Though the phrases “Theology of the Body” or “Catechesis on Human Love” do not appear in Scripture, we should always remember that the Wednesday audiences are, at its core, an attempt to apply Biblical principles about the human person to our creation as male and female. This principle was stated succinctly by St. Irenaeus of Lyon: The Glory of God is a living man,
and the life of man consists in beholding God. (Against Heresies, Book IV Chapter XX)
Throughout his Wednesday audiences, Blessed John Paul II slowly unpacks this teaching. He analyzes how our fallen nature conflicts with this calling, and how Christians are called to overcome our fallen tendencies. Contrary to the thinking of the world and other heretical Christian sects, the Pontiff emphasized that this overcoming occurred primarily within the heart, or to use a more classical term, the interior life. The key to that interior life is the topic we will discuss today, that of purity.
Purity is one of the most difficult subjects to discuss, and I am not speaking rashly when I say most of what you hear about it, even in Catholic circles, is vapid, disingenuous, jargony, and just plain wrong. Purity is something presented as solely having to do with the sexual. To hear these modern commentators, as long as you are abstaining from immoral sex (whether it be self-abuse, fornication, adultery, sex that is contra naturam), then you are pure. They will use a bunch of quotation marks around words (a sure sign you are getting a bunch of pointless jargon) that tell you they are about to redefine something away from its biblical meaning and instead a man made fabrication is presented. Since they are presenting such an stunted and immature definition of purity, it is little surprise the culture and Church at large have mostly ignored them.
For Blessed John Paul, purity impacts far more than the bedroom behavior of men and women. He calls us to what he terms mature purity, which he defines in the following manner:
If in the interior experience of man (that is, the man of lust), temperance takes shape as a negative function, the analysis of Christ’s words in the Sermon on the Mount and connected with the texts of St. Paul enables us to shift this meaning toward the positive function of purity of heart. In mature purity man enjoys the fruits of the victory won over lust, a victory which St. Paul writes of, exhorting man to “control his own body in holiness and honor” (1 Th 4:4). The efficacy of the gift of the Holy Spirit, whose temple the human body is (cf. 1 Cor 6:19), is partly manifested precisely in such mature purity… The satisfaction of the passions is one thing, and the joy that man finds in mastering himself more fully is another thing. In this way he can also become more fully a real gift for another person. (General Audience 4/1/81)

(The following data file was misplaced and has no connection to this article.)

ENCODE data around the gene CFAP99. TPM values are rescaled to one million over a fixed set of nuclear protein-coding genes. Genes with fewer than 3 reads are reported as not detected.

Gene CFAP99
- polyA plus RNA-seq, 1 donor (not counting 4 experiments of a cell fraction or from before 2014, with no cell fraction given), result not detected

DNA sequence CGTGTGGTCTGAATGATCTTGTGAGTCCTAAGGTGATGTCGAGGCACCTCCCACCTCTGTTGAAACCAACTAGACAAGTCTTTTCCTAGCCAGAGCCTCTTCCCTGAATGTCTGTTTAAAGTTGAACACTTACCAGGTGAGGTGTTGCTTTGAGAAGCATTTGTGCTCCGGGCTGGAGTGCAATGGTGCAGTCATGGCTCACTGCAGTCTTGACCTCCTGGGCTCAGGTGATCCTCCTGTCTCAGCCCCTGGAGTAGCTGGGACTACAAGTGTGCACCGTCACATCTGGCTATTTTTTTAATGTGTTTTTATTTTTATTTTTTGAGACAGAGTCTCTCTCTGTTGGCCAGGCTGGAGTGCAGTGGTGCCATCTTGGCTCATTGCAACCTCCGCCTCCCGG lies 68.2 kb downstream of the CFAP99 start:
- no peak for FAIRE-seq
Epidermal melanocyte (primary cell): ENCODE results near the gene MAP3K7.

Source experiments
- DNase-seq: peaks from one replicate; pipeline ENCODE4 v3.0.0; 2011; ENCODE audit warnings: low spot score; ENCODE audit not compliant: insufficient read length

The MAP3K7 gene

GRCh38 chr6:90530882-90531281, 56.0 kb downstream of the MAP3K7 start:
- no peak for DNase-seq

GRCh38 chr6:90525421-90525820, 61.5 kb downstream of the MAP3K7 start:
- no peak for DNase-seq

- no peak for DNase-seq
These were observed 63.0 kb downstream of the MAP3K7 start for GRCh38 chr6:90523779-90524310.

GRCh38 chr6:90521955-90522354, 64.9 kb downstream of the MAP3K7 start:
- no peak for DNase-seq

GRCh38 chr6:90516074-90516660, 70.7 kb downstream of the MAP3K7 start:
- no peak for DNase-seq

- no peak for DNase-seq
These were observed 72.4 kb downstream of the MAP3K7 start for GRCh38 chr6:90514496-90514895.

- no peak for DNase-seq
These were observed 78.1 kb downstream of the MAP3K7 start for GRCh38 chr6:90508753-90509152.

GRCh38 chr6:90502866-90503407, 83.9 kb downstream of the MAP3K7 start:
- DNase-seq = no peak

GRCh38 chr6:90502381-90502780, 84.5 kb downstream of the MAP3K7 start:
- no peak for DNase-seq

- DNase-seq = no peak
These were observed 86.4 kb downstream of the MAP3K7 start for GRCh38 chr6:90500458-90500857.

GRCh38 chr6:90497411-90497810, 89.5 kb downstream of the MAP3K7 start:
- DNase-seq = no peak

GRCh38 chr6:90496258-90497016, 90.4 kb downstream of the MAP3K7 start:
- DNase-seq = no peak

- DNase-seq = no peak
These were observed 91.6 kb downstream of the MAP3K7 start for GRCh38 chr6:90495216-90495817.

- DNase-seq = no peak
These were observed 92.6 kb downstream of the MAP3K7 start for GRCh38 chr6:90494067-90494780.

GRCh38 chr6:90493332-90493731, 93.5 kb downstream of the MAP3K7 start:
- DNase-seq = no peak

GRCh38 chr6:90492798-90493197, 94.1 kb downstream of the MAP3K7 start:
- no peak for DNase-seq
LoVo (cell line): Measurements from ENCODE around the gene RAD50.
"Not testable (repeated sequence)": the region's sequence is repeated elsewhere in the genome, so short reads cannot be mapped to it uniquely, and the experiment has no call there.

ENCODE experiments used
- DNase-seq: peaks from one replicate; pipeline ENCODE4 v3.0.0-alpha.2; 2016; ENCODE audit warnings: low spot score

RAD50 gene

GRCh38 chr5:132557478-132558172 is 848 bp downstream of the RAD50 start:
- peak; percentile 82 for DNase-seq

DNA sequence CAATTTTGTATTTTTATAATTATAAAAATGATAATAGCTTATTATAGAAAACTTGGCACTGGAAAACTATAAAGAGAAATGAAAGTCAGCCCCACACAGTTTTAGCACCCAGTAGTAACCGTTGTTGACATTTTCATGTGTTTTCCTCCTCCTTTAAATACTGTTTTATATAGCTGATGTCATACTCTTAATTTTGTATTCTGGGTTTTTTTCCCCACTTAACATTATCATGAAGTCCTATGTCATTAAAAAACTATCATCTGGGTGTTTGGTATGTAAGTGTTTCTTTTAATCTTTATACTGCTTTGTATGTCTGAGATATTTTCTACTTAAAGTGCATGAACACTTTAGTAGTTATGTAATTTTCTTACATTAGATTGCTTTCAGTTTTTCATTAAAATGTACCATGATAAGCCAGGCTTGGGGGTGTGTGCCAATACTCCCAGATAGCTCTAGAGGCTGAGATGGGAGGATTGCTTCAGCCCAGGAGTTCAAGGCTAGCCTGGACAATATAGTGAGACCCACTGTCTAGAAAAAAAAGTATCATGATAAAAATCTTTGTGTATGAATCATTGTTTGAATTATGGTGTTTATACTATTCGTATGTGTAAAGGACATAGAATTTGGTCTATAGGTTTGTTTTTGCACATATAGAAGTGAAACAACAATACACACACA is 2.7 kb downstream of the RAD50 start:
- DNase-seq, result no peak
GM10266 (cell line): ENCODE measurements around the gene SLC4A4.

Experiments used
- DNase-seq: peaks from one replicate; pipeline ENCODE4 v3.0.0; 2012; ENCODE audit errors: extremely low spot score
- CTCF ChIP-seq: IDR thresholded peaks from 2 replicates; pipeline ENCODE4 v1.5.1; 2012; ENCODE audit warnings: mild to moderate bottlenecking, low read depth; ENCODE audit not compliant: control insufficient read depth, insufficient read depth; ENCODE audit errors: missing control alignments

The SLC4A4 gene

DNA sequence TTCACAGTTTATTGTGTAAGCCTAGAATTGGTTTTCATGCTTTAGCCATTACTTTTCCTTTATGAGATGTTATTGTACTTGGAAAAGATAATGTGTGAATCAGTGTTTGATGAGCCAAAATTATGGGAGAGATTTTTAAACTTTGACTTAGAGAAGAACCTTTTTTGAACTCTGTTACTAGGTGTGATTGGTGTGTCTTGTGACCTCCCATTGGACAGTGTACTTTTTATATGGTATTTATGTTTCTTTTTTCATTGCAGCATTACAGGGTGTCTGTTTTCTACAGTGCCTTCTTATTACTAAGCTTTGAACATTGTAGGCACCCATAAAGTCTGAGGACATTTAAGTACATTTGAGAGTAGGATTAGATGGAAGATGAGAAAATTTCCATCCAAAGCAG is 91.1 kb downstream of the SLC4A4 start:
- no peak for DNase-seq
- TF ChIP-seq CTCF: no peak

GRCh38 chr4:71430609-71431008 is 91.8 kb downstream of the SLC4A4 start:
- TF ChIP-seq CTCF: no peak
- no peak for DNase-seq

If we are to practice a purity which is mature, it is a purity which must transform every aspect of our lives. This kind of purity is not just in what we avoid, but in what we seek out. While this message is given new clarity by Christ, it must be emphasized this is not a new teaching. We see echoes of this teaching in God’s rebuke of Cain to overcome his jealousy. (Genesis 4:7) We also see this understanding in the Prophet Isaiah. When he announces his message of God’s coming judgment upon Israel, he does so in the following terms:
When you spread forth your hands, I will hide my eyes from you; even though you make many prayers, I will not listen; your hands are full of blood. Wash yourselves; make yourselves clean; remove the evil of your doings from before my eyes; cease to do evil, learn to do good; seek justice, correct oppression; defend the fatherless, plead for the widow. (Is 1:15-17)
This is what holiness and honor is all about. When a man sees a woman, it is an honorable thing to not lust. Yet we are called beyond simply avoiding lust to not even considering her as an object, but rather as a person with her own dignity, rights, expectations, dreams, desires, etc. Many men can say they do the former. How many do the latter? Yet the latter is what we are called to do.
We also notice in this passage that Isaiah connects this holiness with action. He does this because one can easily lie to themselves about what they are doing. One can utter the platitude that of course they seek justice and correct oppression. Yet are they defending the fatherless and helping widows? Likewise, we say we control our bodies with holiness and honor. Yet are we really doing so? What is the evidence of us doing so? Instead of occasions of sin, have we replaced them with occasions to seek God instead? We aren’t looking at pornography, that’s a good thing. Yet are we treating our spouses/friends of the opposite sex with the dignity and respect they deserve? We don’t swear or defend swearing, these are honorable things. Yet are we always truthful? Do we defend lying? Do we use our words for edification?
Christ brings this line of thought to bear in a particularly eloquent way during the Sermon on the Mount. When He begins His “You have heard it was said, but I say unto you…” discourse, he is showing his audience that more often than not, we are just talk. It is an honorable thing we are not committing adultery with our body. Yet what good is that honor if we are committing it in the heart by looking upon someone with lust? We do the honorable thing when we do not hate our brother. Yet how can we possibly call our petty quarrels with him holy? If we aren’t mastering our passions, then we are a slave to them, and will inevitably return to them.
This call to practice both honor and holiness is a tough call. From a human perspective, it is not just tough, it is impossible. Yet as the Angel said to Mary: With God nothing is impossible. (Luke 1:37)